Studying for the WAS exam really pushed me forward in this area. It’s a skill, and it’s an important one. As someone who is deeply invested in providing a good user experience (for everyone), I was lacking in full understanding of how to test the sites I was building or maintaining. The WAVE toolbar and other automated tests were just not enough. The WAS Body of Knowledge not only made clear that I needed a fuller understanding of testing tools, but also that I needed evaluation methodologies, which I was completely clueless about beforehand. Thanks to their suggested list of various testing tools and techniques and WCAG-EM, I feel a lot better equipped to scrutinize each experience I’m providing to the public. It’s become part of my own workflow in design and development now.

I can’t turn back

It’s too late for me. I’ve swallowed the red pill and now I can’t go back to living in blissful ignorance and the illusion that everyone can easily use the sites I make. No longer can I be happy with un-semantic HTML elements, poor CSS design choices, and it-works-with-my-mouse JavaScript. To make matters worse, I may be alienating myself because I can’t help but bring it up and point out current problems. My Twitter feed is a prime example of my web accessibility knowledge and opinions running over a once placid profile. If that’s too overwhelming, you could ask my co-workers about me, but you’re bound to hear the word “accessibility” in that conversation.

What exactly is a Web Accessibility Specialist, again?

The WAS Body of Knowledge says that to be considered a Web Accessibility Specialist, one must understand how to:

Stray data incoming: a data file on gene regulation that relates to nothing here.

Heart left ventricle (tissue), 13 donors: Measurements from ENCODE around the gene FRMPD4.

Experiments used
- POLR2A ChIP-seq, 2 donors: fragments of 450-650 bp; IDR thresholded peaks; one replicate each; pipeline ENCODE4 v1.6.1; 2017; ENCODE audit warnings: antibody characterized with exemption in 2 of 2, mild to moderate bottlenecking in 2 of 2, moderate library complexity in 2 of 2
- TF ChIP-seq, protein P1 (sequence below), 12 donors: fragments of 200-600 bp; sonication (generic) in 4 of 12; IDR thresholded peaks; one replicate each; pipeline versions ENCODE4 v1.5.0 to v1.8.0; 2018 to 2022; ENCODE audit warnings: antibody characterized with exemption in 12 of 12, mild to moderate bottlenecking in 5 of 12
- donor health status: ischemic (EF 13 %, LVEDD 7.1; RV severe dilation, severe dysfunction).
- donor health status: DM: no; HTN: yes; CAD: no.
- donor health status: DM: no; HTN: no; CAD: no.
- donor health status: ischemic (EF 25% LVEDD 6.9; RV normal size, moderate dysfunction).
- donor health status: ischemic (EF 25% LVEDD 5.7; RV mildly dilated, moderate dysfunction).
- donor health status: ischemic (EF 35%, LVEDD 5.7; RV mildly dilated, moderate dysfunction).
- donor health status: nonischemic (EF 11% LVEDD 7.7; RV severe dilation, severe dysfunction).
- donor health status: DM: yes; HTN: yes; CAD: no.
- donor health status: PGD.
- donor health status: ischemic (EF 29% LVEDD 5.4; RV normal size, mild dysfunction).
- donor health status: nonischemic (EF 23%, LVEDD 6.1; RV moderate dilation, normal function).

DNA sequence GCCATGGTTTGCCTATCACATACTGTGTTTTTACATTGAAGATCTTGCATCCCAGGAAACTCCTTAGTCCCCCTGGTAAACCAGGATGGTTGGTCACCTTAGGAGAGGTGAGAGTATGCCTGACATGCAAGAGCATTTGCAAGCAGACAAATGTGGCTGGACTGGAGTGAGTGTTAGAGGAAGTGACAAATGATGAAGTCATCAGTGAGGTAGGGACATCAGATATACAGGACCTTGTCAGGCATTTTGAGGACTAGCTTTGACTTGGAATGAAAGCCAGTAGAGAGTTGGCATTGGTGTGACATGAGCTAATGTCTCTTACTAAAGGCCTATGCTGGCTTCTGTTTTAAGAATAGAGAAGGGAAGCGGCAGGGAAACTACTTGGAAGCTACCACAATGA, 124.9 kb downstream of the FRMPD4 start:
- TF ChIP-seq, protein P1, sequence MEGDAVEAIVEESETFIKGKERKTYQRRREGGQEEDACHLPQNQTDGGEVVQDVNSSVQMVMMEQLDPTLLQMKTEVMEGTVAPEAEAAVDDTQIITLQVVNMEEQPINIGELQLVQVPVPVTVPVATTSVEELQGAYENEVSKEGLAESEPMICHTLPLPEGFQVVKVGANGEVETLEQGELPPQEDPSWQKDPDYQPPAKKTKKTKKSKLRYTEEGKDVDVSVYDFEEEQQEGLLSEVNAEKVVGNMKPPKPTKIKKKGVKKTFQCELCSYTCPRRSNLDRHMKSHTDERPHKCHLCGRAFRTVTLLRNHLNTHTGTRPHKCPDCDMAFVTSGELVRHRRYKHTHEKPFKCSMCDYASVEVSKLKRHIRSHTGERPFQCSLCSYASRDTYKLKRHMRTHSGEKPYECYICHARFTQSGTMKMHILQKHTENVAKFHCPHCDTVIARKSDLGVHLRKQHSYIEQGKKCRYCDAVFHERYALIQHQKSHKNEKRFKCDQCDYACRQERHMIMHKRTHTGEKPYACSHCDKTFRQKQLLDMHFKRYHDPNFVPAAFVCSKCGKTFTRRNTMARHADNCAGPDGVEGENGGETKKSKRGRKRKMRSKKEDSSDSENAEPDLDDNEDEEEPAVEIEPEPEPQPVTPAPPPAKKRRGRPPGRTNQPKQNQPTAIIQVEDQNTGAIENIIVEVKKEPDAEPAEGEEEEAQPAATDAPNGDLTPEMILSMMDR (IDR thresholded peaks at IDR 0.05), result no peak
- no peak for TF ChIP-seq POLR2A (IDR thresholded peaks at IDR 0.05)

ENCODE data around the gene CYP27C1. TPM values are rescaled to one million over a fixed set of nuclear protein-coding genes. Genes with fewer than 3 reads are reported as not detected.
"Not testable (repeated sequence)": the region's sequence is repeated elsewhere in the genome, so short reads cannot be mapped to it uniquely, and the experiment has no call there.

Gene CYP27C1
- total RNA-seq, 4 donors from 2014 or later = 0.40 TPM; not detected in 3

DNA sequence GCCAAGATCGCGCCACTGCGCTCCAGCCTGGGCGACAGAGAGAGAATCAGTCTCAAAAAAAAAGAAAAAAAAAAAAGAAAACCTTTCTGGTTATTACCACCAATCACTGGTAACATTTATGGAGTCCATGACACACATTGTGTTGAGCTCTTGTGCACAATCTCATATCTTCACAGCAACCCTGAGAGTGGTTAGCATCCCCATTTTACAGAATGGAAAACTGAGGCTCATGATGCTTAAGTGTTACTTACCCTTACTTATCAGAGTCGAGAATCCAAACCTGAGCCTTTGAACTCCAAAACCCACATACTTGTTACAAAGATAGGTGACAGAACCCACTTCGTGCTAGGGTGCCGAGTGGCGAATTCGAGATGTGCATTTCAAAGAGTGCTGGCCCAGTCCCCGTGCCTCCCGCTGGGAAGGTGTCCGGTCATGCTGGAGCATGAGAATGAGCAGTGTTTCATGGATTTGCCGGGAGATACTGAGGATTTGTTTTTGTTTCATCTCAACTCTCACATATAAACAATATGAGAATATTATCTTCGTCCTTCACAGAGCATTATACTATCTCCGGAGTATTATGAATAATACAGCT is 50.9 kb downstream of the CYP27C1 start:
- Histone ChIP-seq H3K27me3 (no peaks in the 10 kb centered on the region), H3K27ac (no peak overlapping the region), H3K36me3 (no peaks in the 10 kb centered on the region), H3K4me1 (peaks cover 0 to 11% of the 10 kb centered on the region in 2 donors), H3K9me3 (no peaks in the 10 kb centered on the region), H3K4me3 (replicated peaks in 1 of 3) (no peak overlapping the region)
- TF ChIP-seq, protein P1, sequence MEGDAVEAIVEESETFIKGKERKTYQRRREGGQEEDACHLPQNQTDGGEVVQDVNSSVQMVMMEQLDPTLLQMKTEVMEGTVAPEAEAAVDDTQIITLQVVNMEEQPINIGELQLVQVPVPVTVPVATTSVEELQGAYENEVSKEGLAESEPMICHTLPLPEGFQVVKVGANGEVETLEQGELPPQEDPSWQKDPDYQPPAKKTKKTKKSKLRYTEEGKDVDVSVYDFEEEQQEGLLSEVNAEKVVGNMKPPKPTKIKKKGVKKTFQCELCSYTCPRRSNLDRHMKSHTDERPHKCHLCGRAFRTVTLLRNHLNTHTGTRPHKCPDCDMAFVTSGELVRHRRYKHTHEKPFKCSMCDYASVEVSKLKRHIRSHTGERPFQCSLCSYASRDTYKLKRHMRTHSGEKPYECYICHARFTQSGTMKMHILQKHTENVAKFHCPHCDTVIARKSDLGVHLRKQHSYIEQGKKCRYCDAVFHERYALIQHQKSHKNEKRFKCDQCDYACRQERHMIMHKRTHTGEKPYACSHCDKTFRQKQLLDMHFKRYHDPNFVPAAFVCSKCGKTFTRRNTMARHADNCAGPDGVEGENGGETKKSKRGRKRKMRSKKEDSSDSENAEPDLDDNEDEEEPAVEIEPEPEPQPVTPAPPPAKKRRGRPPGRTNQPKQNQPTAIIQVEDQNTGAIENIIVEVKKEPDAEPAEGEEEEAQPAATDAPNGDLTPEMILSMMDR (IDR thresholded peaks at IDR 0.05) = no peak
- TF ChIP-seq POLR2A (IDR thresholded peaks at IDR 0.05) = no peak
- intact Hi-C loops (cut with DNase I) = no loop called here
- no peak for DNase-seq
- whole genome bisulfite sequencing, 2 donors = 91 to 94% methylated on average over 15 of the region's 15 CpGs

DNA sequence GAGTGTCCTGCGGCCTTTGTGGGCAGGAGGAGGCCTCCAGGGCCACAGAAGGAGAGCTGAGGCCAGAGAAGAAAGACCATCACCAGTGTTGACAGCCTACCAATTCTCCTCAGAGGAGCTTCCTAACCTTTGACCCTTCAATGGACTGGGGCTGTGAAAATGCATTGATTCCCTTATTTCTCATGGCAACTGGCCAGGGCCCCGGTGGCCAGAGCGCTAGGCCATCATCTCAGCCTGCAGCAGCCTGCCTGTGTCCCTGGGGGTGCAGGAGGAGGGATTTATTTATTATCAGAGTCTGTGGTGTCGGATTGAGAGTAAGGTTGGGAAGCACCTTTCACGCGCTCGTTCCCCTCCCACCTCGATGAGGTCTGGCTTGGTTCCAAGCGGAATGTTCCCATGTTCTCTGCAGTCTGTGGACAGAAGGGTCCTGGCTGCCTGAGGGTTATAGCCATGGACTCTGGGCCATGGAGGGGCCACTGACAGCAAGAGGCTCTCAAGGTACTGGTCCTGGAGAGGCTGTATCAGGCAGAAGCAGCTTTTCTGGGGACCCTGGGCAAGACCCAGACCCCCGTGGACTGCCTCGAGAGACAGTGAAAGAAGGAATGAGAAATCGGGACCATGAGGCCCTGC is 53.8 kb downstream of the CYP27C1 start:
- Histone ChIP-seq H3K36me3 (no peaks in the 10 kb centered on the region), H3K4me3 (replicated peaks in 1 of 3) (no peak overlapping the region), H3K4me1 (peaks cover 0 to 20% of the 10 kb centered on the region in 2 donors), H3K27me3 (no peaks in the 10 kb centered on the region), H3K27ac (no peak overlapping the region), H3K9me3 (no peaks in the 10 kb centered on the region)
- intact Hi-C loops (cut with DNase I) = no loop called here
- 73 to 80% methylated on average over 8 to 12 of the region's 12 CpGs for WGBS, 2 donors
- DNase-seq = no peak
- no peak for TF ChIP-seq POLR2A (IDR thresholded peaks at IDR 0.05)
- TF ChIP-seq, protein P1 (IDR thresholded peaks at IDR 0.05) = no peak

1. create accessible content, using WCAG, ARIA, and ATAG,
  2. identify accessibility issues, utilizing manual and testing tools, and
  3. remediate accessibility issues by offering evaluation and reports.

But what about assumptions we make when deeming who is an expert and who is not? For instance:

  • Can she recite any WCAG success criteria by number when quizzed?
    Maybe, if she spends every day evaluating with those success criteria.
  • Does she have every ARIA pattern memorized, ready to compare on examination of another’s source code?
    It’s possible. A few people are code geniuses.
  • Are all screen reader keystrokes memorized and performed fluidly by this alleged specialist?
    Doubtful, but some native screen reader users might be apt at this.
  • Will her site evaluation and report say the same thing another specialist’s report says?
    Unlikely, but miracles do happen.

Is a certification necessary? Maybe so or maybe no. In short, I think that IAAP is on the right track. There are a lot of things to understand, know, and consider in order for someone to be valuable as an accessibility consultant. It heavily depends on the direction a person is going with this certification. Consultant work for web accessibility is very important work, and it requires someone who is serious and committed to that subject matter. Certification is just one way to show that commitment.

So, what about the rest of us who just want to be better web designers and developers? Is there value in learning all these things with or without the certification? Yes! Becoming better at those three things (creation, identification, remediation) will make you better at your craft. It already has made me better at mine.

What’s next?

Perhaps I did (or didn’t) pass the exam. When the results come back, I will be excited if I did pass, and disappointed if I did not. But all is not lost. I accomplished what I set out to do, which was to become more knowledgeable about the why and the how of web accessibility.

On that note, I want to reiterate that it doesn’t end here for me. There is still so much I haven’t explored, tests that I haven’t run myself, and fixes on personal and business sites that I haven’t corrected yet. And if that weren’t enough, I plan on sitting for the Certified Professional in Accessibility Core Competencies (CPACC) certification exam this Fall so that I can earn credential as a Certified Professional in Web Accessibility (CPWA).

In the meantime, I have a lot of work to do. Find me on Twitter, LinkedIn, or Github if you are interested in or want to talk web accessibility.